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Insanely Great: The Life and Times of Macintosh, the Computer that Changed Everything

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An insightful biography of Florence's famous son Acclaimed biog rap her R. Lewis traces the As a result, the entire software base of Macintosh became a coherently created world in itself, one with an immediate familiarity to anyone who had mastered the elemental skills of using the machine. You could launch a strange application, and accomplish something instantly, without even touching the manual. Even down to such design-level detail, Insanely Great is not too technical; the reader needn't be a programmer or engineer to enjoy it, and to appreciate the big picture of personal-computer development.

I presume that anyone reading this is thereby familiar with sufficient basic concepts. If you hunger for more detail about these very bright folks and the challenges they invented and programmed their way through, go on to Andy Hertzfeld's Revolution in the Valley. Levy continues with the Macintosh's introduction and reception, including the famous Macintosh television commercial, and then discusses some of the aftermath: public reaction, various shortcomings and near-fatal mistakes, and changes to software and hardware.

Insanely Great: The Life and Times of Macintosh, the Computer that Changed Everything

Most immediately important to boost Macintosh acceptance was Paul Brainerd's PageMaker, the perfect fit for Apple's new LaserWriter printer; teamed with the Macintosh they created the new realm of desktop publishing. When some of my close friends and myself bought Macintoshes in Spring , we weren't thinking of the long arc of development that was ascending with the Macintosh.

Mostly we were thinking of what a neat computer it was. I especially was struck by the clean black type on a clean white screen, instead of the eye-straining semi-focused yellow-green on black generally used by computer monitors.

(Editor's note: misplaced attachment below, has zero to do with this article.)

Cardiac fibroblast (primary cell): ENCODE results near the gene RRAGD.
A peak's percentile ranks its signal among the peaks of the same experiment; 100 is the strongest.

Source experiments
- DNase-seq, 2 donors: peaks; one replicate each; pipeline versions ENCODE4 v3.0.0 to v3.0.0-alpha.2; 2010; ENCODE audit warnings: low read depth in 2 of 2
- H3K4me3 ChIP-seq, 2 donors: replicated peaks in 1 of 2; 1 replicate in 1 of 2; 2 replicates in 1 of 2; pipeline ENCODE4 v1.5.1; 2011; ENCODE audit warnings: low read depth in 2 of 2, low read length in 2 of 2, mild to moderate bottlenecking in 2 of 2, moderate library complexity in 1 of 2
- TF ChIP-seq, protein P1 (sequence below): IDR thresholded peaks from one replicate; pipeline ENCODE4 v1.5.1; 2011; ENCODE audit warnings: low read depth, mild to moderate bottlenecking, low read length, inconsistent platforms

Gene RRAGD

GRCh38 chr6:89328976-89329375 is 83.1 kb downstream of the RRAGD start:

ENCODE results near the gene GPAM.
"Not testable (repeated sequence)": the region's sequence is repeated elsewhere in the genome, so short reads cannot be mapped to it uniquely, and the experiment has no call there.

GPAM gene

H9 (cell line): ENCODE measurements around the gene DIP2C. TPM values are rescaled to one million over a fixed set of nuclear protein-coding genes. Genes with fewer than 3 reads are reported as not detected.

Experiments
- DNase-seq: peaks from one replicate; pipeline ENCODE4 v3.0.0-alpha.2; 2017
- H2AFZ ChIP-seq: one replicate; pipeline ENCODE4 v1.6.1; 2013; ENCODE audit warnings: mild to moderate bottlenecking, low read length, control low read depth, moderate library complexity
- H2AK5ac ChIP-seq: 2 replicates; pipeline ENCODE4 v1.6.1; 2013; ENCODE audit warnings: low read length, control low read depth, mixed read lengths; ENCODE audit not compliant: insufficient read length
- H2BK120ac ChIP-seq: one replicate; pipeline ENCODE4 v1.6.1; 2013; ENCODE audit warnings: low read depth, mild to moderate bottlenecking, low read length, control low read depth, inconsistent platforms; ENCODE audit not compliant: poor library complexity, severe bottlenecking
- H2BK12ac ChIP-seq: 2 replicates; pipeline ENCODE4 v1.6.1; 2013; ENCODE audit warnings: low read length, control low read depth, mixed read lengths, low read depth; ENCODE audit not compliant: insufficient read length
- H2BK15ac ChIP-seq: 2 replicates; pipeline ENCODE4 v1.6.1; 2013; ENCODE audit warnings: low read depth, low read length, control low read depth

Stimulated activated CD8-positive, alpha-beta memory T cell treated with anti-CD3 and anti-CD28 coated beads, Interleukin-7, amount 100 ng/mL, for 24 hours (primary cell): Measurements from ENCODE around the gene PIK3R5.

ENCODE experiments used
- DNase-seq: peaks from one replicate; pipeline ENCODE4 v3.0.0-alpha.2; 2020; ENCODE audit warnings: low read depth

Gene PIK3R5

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Given two books, one printed in black ink on white pages, and another printed in yellow-green on black pages, which would you choose? The original Mac offered plenty of other attractions, but that was sufficient. It's funny to look back, as Levy does, on the diehards who claimed that any serious computer wouldn't have pull-down menus or — especially — a pointing device like a mouse. Real writers and programmers would never take their hands off the keys, but would forever be memorizing arcane combinations of keystrokes and playing them like complex piano chords.

Over time, I came to agree that Steve Jobs was correct: the Macintosh indeed embodied the insanely great breakthrough he wanted. Levy Artificial Life, , etc. Here, however, his overbearing passion for the Macintosh keeps this from being a first-class treatment; though he recounts Apple's wrong turns and the widespread criticisms of Steve Jobs, his report lacks the rigor of Tracy Kidder's The Soul of a New Machine or even of his own Hackers Moreover, there are surprising gaps here: The early days of home-computing are limned only briefly, as are Apple's beginnings. But in tracing the evolution of how humans conceive of, and relate to, information in cyberspace, the author has done his research.

As the creation of the Mac looms, Levy focuses on the personal contributions and internal politics of those working at Apple; on software offerings like PageMaker, which revolutionized desktop publishing; and the last step in evolving the Mac as we know it: Bill Atkinson's HyperCard, the program that changed the way computer-users think about information. Everything you never realized you wanted to know about the Mac, by a very smart, infectiously enthusiastic partisan.


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